Mediterranean getaways needn’t always follow the bucket and spade trail. We all love the beach resorts of Spain and Greece, but if you want to beat the crowds and add lesser-known luxury to your sun, sea & sand on the Med, why not try a holiday to Croatia? Our Europe travel experts headed to this Adriatic enclave to investigate some of the best things to see and do.
Coast with the most
Croatia’s 5,835km coastline traces intricate coves and islands along one of the Med’s most beautifully diverse stretches, famous for its clear, aquamarine water and brilliant-white beaches (116 blue flag beaches at the last count – Ed.) Unfurl your towel on a soft, shingle-sand patch or sign up for more vigorous pursuits. The Croatian coast is perfect for water sports, and many beach towns and resorts will provide scuba diving, snorkelling, surfing and windsurfing lessons and hire.
Things are looking up
Turning your attention from the bluewater horizon and beautiful beaches of the coastline, looking upwards will likely reveal the country’s other topographical assets. The Dinaric Alps take a scenic detour en route from Italy to Albania here, etching limestone canyons, caverns and peaks into the landscape and giving way to picturesque waterfalls and lakes before pastureland takes over, creating excellent terrain for bikers and hikers.
The mood for food
Other places more famously take the plaudits for the Mediterranean’s best grape regions, so it might surprise you to learn that Croatian wines win regularly at the Decanter World Wine Awards; Teran wine from Istria’s iron-rich soil garnering notable acclaim. Food from Croatia too is generating global interest, with the county’s olives in particular turning heads. Getting together to bend elbows, break bread and share a meal is very important in Croatian culture, highlighting the esteem in which the produce is held, as well as the welcoming nature of local hospitality. Look out for family-owned taverns serving delicious home-style fair to get a taste of real Croatian cooking at its best.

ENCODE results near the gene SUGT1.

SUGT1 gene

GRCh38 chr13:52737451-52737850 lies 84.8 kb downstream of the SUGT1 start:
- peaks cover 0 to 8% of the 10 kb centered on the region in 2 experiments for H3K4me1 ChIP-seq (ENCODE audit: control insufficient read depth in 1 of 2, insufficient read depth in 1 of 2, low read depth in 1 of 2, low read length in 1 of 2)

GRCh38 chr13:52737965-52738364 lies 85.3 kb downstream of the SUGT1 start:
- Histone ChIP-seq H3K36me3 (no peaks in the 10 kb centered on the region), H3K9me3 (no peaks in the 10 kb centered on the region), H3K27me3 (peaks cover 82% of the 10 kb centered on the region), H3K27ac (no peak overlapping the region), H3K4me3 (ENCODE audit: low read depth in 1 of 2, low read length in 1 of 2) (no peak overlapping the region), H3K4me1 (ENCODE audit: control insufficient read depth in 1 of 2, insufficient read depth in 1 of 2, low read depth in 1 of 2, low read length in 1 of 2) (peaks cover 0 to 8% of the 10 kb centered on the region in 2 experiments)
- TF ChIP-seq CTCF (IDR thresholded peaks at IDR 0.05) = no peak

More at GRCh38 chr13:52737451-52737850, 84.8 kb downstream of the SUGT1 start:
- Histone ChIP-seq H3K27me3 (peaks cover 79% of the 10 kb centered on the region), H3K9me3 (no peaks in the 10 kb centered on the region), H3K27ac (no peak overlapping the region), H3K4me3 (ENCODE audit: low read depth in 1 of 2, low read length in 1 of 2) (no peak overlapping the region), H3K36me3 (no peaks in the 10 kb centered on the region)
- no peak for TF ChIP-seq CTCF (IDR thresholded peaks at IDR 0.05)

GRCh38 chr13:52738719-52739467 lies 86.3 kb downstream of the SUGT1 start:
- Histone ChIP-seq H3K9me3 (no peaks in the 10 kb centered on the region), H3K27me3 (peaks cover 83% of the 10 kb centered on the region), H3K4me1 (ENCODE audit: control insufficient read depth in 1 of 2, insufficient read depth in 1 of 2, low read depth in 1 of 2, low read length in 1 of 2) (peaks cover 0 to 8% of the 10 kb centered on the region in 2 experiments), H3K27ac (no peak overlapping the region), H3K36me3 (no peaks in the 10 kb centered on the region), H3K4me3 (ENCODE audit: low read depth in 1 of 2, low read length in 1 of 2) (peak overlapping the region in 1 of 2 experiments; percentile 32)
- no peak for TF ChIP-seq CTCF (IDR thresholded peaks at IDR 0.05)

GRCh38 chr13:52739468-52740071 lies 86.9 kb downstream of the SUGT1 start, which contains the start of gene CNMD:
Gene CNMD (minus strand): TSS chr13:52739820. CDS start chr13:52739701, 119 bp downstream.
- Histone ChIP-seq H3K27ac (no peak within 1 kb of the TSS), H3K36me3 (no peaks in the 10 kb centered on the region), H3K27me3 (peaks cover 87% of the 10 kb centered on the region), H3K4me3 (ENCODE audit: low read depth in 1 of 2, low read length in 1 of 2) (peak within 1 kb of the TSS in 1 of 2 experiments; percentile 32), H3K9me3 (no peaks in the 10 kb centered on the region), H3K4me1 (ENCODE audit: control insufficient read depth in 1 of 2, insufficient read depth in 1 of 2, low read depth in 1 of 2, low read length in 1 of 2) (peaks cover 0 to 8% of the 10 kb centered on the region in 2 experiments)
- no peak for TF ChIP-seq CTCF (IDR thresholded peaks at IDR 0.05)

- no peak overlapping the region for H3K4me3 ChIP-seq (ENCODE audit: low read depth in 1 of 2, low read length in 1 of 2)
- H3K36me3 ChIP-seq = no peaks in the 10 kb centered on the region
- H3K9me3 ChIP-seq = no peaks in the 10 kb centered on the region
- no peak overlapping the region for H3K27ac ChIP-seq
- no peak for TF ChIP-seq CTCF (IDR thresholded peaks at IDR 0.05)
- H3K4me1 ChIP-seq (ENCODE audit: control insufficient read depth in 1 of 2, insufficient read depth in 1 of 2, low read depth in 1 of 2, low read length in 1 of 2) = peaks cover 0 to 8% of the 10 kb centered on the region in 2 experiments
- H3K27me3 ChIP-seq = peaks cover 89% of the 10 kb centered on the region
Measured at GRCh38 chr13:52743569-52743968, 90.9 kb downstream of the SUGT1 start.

The Mediterranean is of course a veritable hub of European history, from the Blue Mosque of Istanbul to Knossos in Crete. More than a match for any of these world-famous sites however is the walled city of Dubrovnik with its distinctive red-tile roofs, while Upper Town in medieval Zagreb is practically a living museum. Croatia has long stood at the east-west crossroads between Europe and the Balkans, undergoing millennia-long tugs of war as rival empires competed for control. Plus-points of this political upheaval may have been sparse at the time, but for tourists and sightseers today the cultural legacy is spectacular to behold. Crumbling hillside castles, Roman colonnades, gothic churches, Napoleon-era battlements and stark neo-socialist blocks all form part of Croatia’s rich architectural fabric, each a chapter in the country’s inspirational story.